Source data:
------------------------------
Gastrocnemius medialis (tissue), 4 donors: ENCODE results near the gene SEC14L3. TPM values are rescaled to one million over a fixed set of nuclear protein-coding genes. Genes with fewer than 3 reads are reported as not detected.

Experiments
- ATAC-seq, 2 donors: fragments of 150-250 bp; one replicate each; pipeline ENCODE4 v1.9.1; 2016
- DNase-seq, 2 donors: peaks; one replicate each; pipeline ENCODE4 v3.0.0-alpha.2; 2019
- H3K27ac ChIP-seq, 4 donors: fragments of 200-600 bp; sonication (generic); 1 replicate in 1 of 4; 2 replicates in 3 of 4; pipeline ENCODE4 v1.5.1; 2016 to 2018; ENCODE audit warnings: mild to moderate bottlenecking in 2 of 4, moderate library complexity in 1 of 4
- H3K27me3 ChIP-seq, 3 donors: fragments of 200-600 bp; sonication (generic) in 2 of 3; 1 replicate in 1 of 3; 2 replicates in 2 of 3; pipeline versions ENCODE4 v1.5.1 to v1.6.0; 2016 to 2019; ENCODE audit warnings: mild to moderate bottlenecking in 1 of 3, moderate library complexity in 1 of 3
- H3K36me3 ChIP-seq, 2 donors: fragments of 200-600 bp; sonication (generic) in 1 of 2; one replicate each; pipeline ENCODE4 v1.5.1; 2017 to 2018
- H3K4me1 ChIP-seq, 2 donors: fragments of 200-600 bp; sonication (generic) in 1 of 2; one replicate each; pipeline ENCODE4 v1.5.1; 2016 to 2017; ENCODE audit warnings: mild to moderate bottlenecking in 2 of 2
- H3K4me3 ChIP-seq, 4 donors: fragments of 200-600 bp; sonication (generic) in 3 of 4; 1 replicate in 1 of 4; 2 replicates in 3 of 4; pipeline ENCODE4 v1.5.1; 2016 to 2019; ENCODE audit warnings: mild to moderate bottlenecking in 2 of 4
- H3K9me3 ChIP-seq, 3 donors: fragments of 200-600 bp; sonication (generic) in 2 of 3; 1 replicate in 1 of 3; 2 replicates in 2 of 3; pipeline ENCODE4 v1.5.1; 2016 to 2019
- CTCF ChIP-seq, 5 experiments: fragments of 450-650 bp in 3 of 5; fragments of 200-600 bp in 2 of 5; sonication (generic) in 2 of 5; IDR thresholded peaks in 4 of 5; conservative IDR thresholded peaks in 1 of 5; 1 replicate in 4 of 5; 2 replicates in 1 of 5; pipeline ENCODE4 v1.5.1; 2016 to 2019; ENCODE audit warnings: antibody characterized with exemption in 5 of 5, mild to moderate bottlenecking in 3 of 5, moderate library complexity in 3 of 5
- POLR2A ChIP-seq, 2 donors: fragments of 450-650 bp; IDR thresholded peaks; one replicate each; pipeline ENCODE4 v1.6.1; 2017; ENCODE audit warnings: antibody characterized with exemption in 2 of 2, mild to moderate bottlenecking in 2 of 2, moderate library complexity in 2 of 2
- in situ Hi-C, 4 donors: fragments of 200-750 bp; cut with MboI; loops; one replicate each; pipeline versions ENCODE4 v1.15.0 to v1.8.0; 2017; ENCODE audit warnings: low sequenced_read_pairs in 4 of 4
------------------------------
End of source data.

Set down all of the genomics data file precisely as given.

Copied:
Gastrocnemius medialis (tissue), 4 donors: ENCODE results near the gene SEC14L3. TPM values are rescaled to one million over a fixed set of nuclear protein-coding genes. Genes with fewer than 3 reads are reported as not detected.

Experiments
- ATAC-seq, 2 donors: fragments of 150-250 bp; one replicate each; pipeline ENCODE4 v1.9.1; 2016
- DNase-seq, 2 donors: peaks; one replicate each; pipeline ENCODE4 v3.0.0-alpha.2; 2019
- H3K27ac ChIP-seq, 4 donors: fragments of 200-600 bp; sonication (generic); 1 replicate in 1 of 4; 2 replicates in 3 of 4; pipeline ENCODE4 v1.5.1; 2016 to 2018; ENCODE audit warnings: mild to moderate bottlenecking in 2 of 4, moderate library complexity in 1 of 4
- H3K27me3 ChIP-seq, 3 donors: fragments of 200-600 bp; sonication (generic) in 2 of 3; 1 replicate in 1 of 3; 2 replicates in 2 of 3; pipeline versions ENCODE4 v1.5.1 to v1.6.0; 2016 to 2019; ENCODE audit warnings: mild to moderate bottlenecking in 1 of 3, moderate library complexity in 1 of 3
- H3K36me3 ChIP-seq, 2 donors: fragments of 200-600 bp; sonication (generic) in 1 of 2; one replicate each; pipeline ENCODE4 v1.5.1; 2017 to 2018
- H3K4me1 ChIP-seq, 2 donors: fragments of 200-600 bp; sonication (generic) in 1 of 2; one replicate each; pipeline ENCODE4 v1.5.1; 2016 to 2017; ENCODE audit warnings: mild to moderate bottlenecking in 2 of 2
- H3K4me3 ChIP-seq, 4 donors: fragments of 200-600 bp; sonication (generic) in 3 of 4; 1 replicate in 1 of 4; 2 replicates in 3 of 4; pipeline ENCODE4 v1.5.1; 2016 to 2019; ENCODE audit warnings: mild to moderate bottlenecking in 2 of 4
- H3K9me3 ChIP-seq, 3 donors: fragments of 200-600 bp; sonication (generic) in 2 of 3; 1 replicate in 1 of 3; 2 replicates in 2 of 3; pipeline ENCODE4 v1.5.1; 2016 to 2019
- CTCF ChIP-seq, 5 experiments: fragments of 450-650 bp in 3 of 5; fragments of 200-600 bp in 2 of 5; sonication (generic) in 2 of 5; IDR thresholded peaks in 4 of 5; conservative IDR thresholded peaks in 1 of 5; 1 replicate in 4 of 5; 2 replicates in 1 of 5; pipeline ENCODE4 v1.5.1; 2016 to 2019; ENCODE audit warnings: antibody characterized with exemption in 5 of 5, mild to moderate bottlenecking in 3 of 5, moderate library complexity in 3 of 5
- POLR2A ChIP-seq, 2 donors: fragments of 450-650 bp; IDR thresholded peaks; one replicate each; pipeline ENCODE4 v1.6.1; 2017; ENCODE audit warnings: antibody characterized with exemption in 2 of 2, mild to moderate bottlenecking in 2 of 2, moderate library complexity in 2 of 2
- in situ Hi-C, 4 donors: fragments of 200-750 bp; cut with MboI; loops; one replicate each; pipeline versions ENCODE4 v1.15.0 to v1.8.0; 2017; ENCODE audit warnings: low sequenced_read_pairs in 4 of 4